15 Oct 2020

IN THE EARLY 17th century the best place to gather news in London was the old cathedral of St Paul’s, a place that buzzed with gossip on politics and was described—unusually for a house of worship—as “the ear’s brothel”. Some of the informants were entrepreneurs; they had recently started writing “letters of news” which they sold to subscribers at a hefty price. Some 400 years later, the original newspaper business model is finally making a comeback.

The reason it has taken so long to resurface is that, for almost two centuries, newspapers have been on a journey into the mass market which gave them scale, prestige and profit but which has now reached its end. They mostly abandoned dependence on subscriptions and instead sold below what they cost to produce as a way to attract legions of readers to sell to advertisers. The aphorism today applied to users of technology platforms—“If you are not paying, you are the product”—rang almost as true of newspaper readers in the heyday of print advertising.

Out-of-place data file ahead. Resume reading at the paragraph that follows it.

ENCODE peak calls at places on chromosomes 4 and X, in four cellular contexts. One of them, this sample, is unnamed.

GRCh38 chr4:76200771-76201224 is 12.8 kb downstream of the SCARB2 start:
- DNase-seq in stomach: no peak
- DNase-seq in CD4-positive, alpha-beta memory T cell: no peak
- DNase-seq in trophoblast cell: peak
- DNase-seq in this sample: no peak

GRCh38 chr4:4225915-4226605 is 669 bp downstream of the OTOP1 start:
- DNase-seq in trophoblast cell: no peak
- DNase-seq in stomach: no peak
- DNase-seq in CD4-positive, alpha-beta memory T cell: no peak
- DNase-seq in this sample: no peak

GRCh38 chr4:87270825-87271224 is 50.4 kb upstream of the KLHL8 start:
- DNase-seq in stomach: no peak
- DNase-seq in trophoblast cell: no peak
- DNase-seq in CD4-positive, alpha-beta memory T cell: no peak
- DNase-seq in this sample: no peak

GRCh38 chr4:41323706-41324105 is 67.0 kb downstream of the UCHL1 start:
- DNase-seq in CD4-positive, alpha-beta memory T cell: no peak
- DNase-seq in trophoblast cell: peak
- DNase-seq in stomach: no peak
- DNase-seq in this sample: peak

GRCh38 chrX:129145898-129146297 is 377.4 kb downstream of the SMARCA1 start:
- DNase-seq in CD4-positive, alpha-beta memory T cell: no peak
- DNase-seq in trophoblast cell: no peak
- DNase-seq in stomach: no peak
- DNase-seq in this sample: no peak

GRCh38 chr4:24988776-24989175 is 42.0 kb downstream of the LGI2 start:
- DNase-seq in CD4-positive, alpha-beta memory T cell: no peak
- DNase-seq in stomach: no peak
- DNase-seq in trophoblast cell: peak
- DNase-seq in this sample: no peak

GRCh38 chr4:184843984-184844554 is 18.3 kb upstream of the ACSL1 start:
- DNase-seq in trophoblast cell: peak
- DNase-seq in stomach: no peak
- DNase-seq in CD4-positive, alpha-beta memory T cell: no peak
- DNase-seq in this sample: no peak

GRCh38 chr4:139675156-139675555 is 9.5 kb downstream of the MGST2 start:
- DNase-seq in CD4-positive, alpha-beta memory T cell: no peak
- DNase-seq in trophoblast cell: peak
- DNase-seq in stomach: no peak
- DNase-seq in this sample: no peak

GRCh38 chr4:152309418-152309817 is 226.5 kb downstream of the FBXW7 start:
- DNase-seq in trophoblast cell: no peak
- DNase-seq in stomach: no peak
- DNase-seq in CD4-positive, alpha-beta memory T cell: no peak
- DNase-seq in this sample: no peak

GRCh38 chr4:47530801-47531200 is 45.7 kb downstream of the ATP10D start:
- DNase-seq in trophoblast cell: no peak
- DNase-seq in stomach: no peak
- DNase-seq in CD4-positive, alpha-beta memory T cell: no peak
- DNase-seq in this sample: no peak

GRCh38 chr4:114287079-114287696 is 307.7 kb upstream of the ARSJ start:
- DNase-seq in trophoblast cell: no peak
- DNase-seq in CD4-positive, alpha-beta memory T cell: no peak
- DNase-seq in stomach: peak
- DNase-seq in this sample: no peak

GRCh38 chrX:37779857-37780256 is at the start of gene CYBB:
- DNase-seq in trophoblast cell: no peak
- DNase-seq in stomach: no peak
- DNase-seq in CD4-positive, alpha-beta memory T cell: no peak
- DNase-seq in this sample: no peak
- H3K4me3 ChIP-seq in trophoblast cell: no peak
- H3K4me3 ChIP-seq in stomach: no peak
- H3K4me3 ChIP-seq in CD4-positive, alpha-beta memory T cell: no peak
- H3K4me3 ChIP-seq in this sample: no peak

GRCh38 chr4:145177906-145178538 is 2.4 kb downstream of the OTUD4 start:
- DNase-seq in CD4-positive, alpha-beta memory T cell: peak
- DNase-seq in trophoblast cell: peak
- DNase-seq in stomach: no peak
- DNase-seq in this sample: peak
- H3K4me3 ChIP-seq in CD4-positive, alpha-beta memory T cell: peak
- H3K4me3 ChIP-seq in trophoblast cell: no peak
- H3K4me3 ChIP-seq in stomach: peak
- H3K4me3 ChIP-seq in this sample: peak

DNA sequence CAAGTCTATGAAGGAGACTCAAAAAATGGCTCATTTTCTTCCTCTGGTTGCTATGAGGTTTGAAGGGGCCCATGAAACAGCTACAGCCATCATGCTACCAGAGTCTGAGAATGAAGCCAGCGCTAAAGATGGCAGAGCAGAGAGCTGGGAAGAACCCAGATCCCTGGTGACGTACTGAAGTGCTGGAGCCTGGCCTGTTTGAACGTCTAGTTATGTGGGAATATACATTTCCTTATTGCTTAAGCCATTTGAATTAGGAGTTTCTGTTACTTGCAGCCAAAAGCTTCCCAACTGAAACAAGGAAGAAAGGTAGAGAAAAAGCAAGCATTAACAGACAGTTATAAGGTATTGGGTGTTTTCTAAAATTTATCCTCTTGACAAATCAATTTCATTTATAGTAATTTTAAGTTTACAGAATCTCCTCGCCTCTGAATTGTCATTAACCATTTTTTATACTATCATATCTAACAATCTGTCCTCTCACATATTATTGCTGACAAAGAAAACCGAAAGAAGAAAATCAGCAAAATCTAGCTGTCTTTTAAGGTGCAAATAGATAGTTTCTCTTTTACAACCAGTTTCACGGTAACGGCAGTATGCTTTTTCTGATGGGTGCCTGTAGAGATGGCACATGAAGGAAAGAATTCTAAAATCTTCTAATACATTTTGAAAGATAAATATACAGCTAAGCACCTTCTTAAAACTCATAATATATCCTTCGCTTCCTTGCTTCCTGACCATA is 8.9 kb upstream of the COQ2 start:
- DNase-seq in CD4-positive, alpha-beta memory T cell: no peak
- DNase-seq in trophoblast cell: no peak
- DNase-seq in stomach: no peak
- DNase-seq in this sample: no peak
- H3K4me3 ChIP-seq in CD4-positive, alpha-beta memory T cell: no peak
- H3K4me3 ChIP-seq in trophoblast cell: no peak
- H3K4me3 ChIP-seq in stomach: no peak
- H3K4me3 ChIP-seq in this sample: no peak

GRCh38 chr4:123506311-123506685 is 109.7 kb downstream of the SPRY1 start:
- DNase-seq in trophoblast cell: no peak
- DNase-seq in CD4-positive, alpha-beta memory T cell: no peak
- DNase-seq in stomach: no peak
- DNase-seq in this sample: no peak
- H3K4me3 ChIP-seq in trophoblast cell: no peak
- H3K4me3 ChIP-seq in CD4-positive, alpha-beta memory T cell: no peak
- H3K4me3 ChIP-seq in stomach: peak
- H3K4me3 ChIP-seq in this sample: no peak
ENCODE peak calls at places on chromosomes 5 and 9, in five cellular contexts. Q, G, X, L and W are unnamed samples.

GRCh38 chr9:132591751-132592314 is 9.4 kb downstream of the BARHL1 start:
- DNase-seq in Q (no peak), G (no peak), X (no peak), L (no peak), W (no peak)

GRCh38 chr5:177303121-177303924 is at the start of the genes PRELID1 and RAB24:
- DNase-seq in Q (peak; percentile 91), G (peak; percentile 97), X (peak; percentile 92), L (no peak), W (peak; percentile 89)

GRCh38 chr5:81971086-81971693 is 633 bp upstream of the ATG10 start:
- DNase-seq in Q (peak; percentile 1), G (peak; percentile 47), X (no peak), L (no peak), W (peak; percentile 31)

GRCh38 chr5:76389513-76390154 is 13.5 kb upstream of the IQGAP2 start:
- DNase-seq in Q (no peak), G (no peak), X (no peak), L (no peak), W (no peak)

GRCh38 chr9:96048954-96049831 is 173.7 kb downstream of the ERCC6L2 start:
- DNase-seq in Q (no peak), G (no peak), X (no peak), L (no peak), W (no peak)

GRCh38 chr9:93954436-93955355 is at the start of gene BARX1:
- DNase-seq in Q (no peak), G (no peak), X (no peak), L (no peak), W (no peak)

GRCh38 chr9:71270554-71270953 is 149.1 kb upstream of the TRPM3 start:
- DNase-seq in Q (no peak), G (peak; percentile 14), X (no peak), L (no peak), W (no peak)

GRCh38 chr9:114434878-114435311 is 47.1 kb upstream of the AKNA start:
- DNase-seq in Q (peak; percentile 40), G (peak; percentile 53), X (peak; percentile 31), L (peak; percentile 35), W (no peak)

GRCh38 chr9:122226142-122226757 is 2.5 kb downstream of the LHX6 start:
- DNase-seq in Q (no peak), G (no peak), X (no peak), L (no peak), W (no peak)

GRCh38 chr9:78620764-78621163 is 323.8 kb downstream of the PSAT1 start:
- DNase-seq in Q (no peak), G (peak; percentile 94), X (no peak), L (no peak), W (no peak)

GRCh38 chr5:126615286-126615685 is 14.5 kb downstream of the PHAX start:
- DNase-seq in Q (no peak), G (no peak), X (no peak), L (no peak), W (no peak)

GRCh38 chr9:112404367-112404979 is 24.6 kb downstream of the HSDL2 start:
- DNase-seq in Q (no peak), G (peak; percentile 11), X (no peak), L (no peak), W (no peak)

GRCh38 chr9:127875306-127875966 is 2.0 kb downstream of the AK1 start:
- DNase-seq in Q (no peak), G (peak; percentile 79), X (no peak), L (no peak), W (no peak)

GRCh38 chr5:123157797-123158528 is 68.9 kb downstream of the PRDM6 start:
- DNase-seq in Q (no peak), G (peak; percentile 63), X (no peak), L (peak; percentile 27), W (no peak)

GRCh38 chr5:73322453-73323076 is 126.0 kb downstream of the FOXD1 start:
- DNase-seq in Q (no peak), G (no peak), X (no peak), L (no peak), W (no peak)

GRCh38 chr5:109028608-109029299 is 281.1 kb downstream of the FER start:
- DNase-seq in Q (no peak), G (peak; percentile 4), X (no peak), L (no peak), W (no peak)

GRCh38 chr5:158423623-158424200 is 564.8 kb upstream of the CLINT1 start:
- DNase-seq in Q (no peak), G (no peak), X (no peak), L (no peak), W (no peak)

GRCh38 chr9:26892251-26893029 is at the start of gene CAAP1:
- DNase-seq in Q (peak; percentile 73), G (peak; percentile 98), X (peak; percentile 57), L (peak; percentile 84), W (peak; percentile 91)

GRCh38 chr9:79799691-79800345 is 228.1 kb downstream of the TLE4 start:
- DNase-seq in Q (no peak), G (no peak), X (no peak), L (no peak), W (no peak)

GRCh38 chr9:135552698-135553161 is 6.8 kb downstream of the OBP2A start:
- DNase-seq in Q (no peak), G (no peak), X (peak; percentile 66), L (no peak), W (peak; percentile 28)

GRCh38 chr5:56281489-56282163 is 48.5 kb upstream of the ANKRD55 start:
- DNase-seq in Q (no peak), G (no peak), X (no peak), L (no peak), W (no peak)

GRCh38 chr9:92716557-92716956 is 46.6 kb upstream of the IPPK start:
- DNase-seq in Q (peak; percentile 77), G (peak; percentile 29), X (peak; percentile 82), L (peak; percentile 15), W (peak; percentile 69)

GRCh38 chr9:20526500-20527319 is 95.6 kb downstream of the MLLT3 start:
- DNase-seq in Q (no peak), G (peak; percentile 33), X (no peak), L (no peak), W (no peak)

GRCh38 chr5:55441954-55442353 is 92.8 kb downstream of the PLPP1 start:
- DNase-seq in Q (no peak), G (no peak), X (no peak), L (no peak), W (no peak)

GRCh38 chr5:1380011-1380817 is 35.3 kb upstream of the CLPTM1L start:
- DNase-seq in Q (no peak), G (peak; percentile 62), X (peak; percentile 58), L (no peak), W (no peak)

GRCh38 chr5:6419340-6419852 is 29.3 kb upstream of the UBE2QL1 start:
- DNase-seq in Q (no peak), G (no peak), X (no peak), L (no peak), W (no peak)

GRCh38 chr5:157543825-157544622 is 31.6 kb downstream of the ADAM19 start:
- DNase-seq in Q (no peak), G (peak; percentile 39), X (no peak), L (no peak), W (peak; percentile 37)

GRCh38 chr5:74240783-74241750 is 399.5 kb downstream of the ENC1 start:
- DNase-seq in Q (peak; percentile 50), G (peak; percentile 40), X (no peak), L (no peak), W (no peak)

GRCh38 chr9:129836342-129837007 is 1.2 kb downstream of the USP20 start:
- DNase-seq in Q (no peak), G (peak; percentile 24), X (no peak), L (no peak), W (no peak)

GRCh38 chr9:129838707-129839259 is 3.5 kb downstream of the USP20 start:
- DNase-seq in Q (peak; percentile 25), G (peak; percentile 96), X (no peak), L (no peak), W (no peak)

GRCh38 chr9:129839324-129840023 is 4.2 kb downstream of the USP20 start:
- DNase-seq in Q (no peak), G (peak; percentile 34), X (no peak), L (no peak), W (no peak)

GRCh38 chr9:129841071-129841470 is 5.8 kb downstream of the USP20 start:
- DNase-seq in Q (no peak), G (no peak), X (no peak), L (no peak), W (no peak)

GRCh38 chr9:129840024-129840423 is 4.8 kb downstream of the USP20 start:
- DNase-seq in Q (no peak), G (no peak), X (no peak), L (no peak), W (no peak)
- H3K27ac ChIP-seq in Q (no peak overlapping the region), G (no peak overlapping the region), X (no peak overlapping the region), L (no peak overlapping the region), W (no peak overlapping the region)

No longer. Since the internet took off, the print media’s advertising-supported business model has floundered. In the past 20 years newspapers’ ad revenues in America have fallen by about 80% (to Depression-era levels), while circulation has roughly fallen by half. Though online traffic has surged, revenue from digital...


Read the full article here.
This content was originally published by The Economist: Business. Original publishers retain all rights. It appears here for a limited time before automated archiving. By The Economist: Business

Covid-19 – Johns Hopkins University

Download brochure

Introduction brochure

What we do, case studies and profiles of some of our amazing team.

Download